Survey on Visual Analysis of Event Sequence Data

06/25/2020 ∙ by Yi Guo, et al. ∙ University of North Carolina at Chapel Hill 0

Event sequence data record series of discrete events in the time order of occurrence. They are commonly observed in a variety of applications ranging from electronic health records to network logs, with the characteristics of large-scale, high-dimensional, and heterogeneous. This high complexity of event sequence data makes it difficult for analysts to manually explore and find patterns, resulting in ever-increasing needs for computational and perceptual aids from visual analytics techniques to extract and communicate insights from event sequence datasets. In this paper, we review the state-of-the-art visual analytics approaches, characterize them with our proposed design space, and categorize them based on analytical tasks and applications. From our review of relevant literature, we have also identified several remaining research challenges and future research opportunities.

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1 Introduction

Event sequence data are found across a vast array of applications and domains. In fields as diverse as computer security, advertising, and healthcare, discrete observations of different types are collected over time and arranged in sequence based on the specific entity for which the event is germane. For example, network logs in computer systems capture timestamped sequences of events (logins, requests, faults, etc.) for specific devices. Similarly, clickstreams used to tailor advertising capture sequences of interaction events for individual users as they navigate websites. Electronic health records, meanwhile, capture events (e.g., diagnoses, procedures) over time for individual patients. The ubiquity of event sequence data reflects both (1) the relative ease with which it can be captured, and (2) the desire to leverage this form of data to gain new insights about real-world systems.

These common goals, however, are challenged by the great heterogeneity that exists within different properties of event sequence data and the types of insights that are sought. For example, event sequences can be high-dimensional (with many event types) or low-dimensional (very few types of events). They can be sparse and irregular over time, or dense and evenly spaced. Events can have zero attributes or many, can be point events or intervals, and can be strictly sequential or occur in parallel. Similarly, the types of analysis tasks can vary widely based on the types of insights one seeks. Are analysts interested in common patterns or rare outliers? Are analysts focused on prediction, or identification of predictive factors for intervention? Are analysts examining a single sequence or comparing across multiple sets of sequences in aggregate? These are just a few examples of the wide variety of data and task challenges which present themselves in event sequence analysis.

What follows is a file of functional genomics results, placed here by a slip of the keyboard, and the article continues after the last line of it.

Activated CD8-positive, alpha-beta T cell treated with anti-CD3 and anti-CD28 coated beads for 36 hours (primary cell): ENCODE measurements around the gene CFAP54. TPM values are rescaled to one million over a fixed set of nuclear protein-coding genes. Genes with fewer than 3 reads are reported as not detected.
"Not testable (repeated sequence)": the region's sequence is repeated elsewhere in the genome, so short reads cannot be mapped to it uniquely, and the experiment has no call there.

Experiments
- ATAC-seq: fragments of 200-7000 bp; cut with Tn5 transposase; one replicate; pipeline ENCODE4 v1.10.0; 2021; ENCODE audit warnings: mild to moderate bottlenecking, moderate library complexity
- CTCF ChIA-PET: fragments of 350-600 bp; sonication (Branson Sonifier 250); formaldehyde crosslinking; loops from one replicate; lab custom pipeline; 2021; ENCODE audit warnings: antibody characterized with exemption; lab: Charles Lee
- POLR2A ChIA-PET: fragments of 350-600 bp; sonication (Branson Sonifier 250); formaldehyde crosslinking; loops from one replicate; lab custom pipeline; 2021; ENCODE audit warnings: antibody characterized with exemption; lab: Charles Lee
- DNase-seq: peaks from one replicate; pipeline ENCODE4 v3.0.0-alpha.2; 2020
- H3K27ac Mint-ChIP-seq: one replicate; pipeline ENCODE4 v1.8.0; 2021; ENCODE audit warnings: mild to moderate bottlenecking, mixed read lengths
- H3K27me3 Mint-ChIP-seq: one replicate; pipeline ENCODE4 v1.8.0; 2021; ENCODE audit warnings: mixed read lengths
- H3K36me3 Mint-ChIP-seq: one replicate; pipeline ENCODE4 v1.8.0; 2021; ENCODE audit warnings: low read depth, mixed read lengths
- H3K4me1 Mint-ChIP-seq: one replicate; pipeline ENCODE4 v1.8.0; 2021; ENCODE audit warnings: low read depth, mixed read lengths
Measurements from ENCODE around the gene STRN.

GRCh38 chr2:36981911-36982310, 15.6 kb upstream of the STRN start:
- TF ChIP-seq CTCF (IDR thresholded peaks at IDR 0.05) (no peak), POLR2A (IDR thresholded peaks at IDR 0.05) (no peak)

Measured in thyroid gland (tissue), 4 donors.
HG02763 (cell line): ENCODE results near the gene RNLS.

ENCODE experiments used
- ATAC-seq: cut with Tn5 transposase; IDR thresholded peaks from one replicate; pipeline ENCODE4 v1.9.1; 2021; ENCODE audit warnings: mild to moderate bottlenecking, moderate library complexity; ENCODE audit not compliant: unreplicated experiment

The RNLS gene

These difficult and diverse methodological challenges have motivated a broad range of recent research activities which aim to solve one or more aspects of the event sequence analysis problem. This has led, in turn, to a proliferation of different visual analysis methods and prototypes, each of which has distinct capabilities and advantages in certain contexts. This has resulted in a situation where the state-of-the-art for event sequence data is often difficult to discern. The latest research often offers multiple visual analytics approaches for specific types of challenges. Moreover, the same solution may be effective at addressing difficulties that stem from two or more different challenges. Yet in other cases, open problems remain unaddressed.

The aim of this survey is to provide a comprehensive review and characterization of the state-of-the-art in visual analytics research for event sequence data. Through the collection and analysis of the literature on this topic, we identify key dimensions of the event sequence visual analytics design space. We then use those dimensions, as well as a characterization of different types of event sequence analysis tasks, to organize existing methods and identify common approaches to specific targeted problems. Moreover, we identify areas with little prior work which remain a challenge for future research.

This literature review represents the first (to our knowledge) comprehensive attempt to survey and characterize event sequence data visual analytics methods. In this way, this review promises to help researchers understand key dimensions that unify prior work, how prior research fits together within this complex design space, and which event sequence data analysis challenges remain insufficiently addressed. Moreover, the results can provide value to practitioners as an organized catalog of alternative approaches that are most appropriate for specific types of event sequence data problems. We developed a web-based survey browser 111http://eventvis.idvxlab.com/ to facilitate the exploration of our created taxonomy and reviewed techniques.

2 Related Surveys and Methodology

In this section, we first discuss survey papers that are relevant to this work, and then introduce our methodology of selecting papers and creating our taxonomy.

2.1 Related Surveys